[A special city council meeting was called to consider a new local ban on camping by homeless people. These public comments were made by CCDC members and addressed to the newly-elected Culver City Council (either in writing or in person) at the December 21 meeting. The Council voted 3 to 1 to put the proposed ordinance on the agenda.]
Good evening Mayor Vera and Councilmembers, My name is Bubba Fish, I serve as the Vice Chair of the Advisory Committee on Housing & Homelessness.
I am here not on behalf of the committee because the committee has not been consulted on this ordinance.
I consider being on this committee a privilege. I believe that all of us on the committee, even those I may disagree with, are volunteering their time to help the Council make decisions on these matters.
And we never gave a recommendation to explore an anti-camping ordinance.
We did however recommend that Council fund safe camping, safe parking, direct housing, expedite housing production, and other proven solutions to care for our unhoused populations and get them into housing. We have also advised to fund more housing staff to be able to run these programs. To my knowledge we currently have less than five full-time city staff devoted to housing the unhoused. Compare that to the 160+ person police department. Our focus thus far has been on enforcement.
The anti-camping ordinances like the one being discussed and 41.18 are proven to fail.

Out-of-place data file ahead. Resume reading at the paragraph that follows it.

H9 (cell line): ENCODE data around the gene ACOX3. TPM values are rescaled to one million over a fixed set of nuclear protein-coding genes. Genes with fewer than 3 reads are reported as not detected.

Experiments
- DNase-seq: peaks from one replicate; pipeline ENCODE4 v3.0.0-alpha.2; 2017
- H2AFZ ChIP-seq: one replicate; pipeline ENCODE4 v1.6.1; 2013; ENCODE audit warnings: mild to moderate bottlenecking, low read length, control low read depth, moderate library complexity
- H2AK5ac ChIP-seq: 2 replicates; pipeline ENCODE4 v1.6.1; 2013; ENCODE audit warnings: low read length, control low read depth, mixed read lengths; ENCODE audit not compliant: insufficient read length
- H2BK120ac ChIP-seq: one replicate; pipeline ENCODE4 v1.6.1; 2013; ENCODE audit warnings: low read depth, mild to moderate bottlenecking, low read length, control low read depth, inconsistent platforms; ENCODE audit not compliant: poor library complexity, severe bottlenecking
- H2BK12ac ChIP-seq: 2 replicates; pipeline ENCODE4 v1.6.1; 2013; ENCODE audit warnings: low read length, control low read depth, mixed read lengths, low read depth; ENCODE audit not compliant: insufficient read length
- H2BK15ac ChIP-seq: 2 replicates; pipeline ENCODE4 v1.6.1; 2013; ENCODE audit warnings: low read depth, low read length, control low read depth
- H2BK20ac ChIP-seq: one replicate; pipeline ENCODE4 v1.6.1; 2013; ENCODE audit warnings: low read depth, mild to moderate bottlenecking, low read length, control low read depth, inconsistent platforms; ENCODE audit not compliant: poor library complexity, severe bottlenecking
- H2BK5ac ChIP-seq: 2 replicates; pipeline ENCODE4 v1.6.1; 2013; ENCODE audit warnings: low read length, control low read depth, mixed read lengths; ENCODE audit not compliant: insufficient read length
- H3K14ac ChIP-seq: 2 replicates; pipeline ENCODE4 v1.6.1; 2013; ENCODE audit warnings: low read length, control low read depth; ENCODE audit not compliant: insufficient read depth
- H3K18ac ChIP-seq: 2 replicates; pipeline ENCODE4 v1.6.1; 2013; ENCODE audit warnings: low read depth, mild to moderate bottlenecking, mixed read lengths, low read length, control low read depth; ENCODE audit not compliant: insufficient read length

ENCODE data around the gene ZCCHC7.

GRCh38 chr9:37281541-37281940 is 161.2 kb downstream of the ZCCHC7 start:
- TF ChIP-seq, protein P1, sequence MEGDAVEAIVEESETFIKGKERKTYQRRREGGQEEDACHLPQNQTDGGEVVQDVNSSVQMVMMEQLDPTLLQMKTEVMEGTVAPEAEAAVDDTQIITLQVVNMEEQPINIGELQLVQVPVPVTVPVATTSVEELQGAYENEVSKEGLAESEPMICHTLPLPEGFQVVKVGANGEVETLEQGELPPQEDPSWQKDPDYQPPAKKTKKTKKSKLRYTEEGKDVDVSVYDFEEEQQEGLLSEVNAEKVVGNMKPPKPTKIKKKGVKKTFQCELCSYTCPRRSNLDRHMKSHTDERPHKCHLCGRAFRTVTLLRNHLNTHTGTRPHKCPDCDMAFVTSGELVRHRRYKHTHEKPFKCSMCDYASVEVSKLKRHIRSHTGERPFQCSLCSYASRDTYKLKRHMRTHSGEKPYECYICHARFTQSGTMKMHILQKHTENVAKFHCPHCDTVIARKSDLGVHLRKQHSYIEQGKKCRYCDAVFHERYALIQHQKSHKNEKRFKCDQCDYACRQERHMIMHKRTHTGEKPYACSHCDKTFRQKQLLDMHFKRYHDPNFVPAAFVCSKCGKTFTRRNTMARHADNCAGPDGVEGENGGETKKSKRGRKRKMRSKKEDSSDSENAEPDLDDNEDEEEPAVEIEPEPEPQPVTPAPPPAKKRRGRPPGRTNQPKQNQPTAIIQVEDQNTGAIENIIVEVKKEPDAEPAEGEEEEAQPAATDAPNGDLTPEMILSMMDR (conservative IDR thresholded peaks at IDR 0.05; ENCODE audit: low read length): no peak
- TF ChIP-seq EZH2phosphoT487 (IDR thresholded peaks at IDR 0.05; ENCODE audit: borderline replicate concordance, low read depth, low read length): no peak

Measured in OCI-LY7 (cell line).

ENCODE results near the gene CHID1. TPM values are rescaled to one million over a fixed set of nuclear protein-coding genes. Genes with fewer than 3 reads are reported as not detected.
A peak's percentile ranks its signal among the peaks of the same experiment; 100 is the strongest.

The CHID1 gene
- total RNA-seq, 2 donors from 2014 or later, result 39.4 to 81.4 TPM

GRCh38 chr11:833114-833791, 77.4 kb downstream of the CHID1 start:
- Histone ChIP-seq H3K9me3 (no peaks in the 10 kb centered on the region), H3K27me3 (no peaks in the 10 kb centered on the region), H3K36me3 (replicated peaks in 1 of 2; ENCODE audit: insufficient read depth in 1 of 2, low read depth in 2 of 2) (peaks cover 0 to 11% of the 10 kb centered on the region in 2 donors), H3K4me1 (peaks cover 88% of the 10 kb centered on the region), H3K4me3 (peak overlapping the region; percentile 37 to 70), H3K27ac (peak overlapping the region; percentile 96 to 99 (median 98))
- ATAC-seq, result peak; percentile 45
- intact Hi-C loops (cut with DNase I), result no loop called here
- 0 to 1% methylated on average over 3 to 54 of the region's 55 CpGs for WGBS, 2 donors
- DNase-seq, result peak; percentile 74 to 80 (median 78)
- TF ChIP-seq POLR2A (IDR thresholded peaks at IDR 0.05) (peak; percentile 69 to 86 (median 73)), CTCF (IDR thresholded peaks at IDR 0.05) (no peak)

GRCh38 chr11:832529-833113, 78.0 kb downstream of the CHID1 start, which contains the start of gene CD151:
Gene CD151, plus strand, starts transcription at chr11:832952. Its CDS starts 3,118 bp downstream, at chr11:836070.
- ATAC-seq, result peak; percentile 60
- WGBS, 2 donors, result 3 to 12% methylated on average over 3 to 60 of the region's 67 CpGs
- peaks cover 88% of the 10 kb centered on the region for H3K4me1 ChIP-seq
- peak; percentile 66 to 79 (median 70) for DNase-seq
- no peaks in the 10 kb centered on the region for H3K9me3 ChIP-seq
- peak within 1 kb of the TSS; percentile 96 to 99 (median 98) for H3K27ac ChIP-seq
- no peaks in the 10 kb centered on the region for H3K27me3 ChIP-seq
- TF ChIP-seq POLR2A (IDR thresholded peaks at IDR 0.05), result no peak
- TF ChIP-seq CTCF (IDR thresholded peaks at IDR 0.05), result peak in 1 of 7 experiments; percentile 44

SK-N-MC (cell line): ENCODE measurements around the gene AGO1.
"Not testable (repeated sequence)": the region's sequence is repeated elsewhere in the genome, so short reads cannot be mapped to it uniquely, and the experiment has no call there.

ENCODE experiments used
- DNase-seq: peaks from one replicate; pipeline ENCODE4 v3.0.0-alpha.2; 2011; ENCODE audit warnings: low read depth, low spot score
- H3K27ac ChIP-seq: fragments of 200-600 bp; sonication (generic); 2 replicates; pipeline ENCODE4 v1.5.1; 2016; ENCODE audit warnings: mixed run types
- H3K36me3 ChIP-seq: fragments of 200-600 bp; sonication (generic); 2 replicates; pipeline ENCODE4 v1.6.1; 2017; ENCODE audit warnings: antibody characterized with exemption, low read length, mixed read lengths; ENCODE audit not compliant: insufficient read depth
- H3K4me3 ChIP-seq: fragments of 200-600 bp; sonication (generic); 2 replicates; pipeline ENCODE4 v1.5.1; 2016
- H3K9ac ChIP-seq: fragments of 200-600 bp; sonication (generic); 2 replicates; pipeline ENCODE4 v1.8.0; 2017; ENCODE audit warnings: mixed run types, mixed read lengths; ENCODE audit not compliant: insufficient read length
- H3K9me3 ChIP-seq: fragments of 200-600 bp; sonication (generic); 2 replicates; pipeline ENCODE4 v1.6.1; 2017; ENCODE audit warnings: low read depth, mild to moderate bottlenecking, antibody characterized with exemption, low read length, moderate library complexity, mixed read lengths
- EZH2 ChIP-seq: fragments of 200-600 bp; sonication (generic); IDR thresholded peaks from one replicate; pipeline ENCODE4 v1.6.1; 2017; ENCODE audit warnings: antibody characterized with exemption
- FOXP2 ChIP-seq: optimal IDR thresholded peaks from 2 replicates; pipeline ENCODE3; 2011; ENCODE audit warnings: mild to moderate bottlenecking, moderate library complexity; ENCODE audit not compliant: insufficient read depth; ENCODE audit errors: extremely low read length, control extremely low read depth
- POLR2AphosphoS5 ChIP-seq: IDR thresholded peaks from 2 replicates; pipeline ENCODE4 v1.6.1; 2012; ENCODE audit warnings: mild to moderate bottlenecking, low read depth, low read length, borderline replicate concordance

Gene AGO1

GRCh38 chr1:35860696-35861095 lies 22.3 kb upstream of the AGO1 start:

Data from LAHSA shows that since 2019, taxpayers have spent $150M sweeping over 30,000 unsheltered individuals. Less than 10 percent are moved at that point into a homeless shelter, and less than 1 percent (or less than 300) were moved into permanent housing. All of that time, money, and energy spent and still homelessness increased 15 percent since the pandemic began.
The other 90 percent of interactions between homeless individuals and the sweeps team resulted in a return to the streets or a “loss of contact.”
So what happens to those folks? They’re right back on the street. They’re back at square one.
I called 2-1-1 this Monday because an unhoused person asked me to help them shelter for the night and was told there were no more beds available that night. No more beds available in the entire county.
We have zero safe parking sites.
We have zero safe camping sites.
We have zero permanent supportive housing units for unhoused individuals ready. The ones we’re building will provide 78 units, serving just 21 percent of our unhoused population.
Simply criminalizing being unhoused will not change those facts.
So I simply have to ask, where are these people supposed to go? If your answer is a housing solution that has not been created yet, that is not an answer.
The fact that we are having a conversation about criminalizing something when some folks have no other choice available to them, shows a lack of seriousness. I encourage you to focus on proven solutions—not ineffective band-aids that may placate some of your constituents but only cause harm and exacerbate this crisis.
I’m grateful for this opportunity to address the Hackman Capital City Council today.
I’d like to read a short quote:
“…The majestic quality of the law … prohibits the wealthy as well as the poor from sleeping under the bridges.”
That’s in Chapter 7 of The Red Lily by Anatole France —1894.
Proposing to sweep what little shelter the poorest among us are allowed to possess, and sending them out to wander the streets cold and alone, is an absolute disgrace.
This isn’t about helping the poor find housing, this is about relocating visible poverty from the fragile eyes of some of the most pampered and privileged people in human history. The hand-wringing suburbanites of Culver City, who, in the face of the most catastrophic crisis of poverty in our life-times, consider THEMSELVES the victims.